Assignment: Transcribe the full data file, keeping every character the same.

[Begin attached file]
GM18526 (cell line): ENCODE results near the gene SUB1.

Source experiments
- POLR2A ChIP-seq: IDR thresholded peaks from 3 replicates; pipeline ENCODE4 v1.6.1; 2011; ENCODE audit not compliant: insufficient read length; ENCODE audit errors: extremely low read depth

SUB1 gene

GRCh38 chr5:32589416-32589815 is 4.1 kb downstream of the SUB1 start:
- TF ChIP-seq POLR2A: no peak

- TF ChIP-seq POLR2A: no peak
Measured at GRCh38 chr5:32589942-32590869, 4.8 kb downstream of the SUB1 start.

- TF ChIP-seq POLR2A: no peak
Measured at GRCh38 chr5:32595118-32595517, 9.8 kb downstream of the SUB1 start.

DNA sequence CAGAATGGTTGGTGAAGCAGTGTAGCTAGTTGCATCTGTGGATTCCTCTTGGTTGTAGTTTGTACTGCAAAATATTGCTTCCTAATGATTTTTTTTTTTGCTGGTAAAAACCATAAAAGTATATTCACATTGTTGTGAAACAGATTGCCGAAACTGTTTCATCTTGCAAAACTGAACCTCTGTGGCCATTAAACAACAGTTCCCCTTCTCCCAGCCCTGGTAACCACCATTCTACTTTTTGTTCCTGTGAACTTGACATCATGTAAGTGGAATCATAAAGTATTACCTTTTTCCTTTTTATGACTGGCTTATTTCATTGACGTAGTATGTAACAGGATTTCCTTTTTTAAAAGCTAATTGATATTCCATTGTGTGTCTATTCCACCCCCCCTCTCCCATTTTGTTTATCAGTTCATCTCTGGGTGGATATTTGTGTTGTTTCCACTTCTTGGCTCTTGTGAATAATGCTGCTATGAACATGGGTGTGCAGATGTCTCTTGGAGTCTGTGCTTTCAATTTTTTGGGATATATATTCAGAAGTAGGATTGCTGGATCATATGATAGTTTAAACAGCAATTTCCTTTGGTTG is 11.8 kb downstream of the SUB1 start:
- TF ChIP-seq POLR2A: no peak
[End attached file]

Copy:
GM18526 (cell line): ENCODE results near the gene SUB1.

Source experiments
- POLR2A ChIP-seq: IDR thresholded peaks from 3 replicates; pipeline ENCODE4 v1.6.1; 2011; ENCODE audit not compliant: insufficient read length; ENCODE audit errors: extremely low read depth

SUB1 gene

GRCh38 chr5:32589416-32589815 is 4.1 kb downstream of the SUB1 start:
- TF ChIP-seq POLR2A: no peak

- TF ChIP-seq POLR2A: no peak
Measured at GRCh38 chr5:32589942-32590869, 4.8 kb downstream of the SUB1 start.

- TF ChIP-seq POLR2A: no peak
Measured at GRCh38 chr5:32595118-32595517, 9.8 kb downstream of the SUB1 start.

DNA sequence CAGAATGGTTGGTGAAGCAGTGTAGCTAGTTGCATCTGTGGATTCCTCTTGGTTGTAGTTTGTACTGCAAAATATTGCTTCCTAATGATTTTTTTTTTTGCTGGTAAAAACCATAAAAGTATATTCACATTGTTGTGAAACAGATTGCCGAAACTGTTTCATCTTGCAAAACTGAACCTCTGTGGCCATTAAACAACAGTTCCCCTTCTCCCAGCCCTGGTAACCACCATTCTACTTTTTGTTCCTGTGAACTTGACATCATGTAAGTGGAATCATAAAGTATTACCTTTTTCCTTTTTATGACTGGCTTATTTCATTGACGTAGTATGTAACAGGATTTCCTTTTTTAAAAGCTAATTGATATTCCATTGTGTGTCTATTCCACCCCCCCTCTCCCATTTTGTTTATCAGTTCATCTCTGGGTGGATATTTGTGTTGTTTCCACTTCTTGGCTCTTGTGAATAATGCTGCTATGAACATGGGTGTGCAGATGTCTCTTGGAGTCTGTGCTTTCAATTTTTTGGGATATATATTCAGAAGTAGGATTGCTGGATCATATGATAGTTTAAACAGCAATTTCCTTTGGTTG is 11.8 kb downstream of the SUB1 start:
- TF ChIP-seq POLR2A: no peak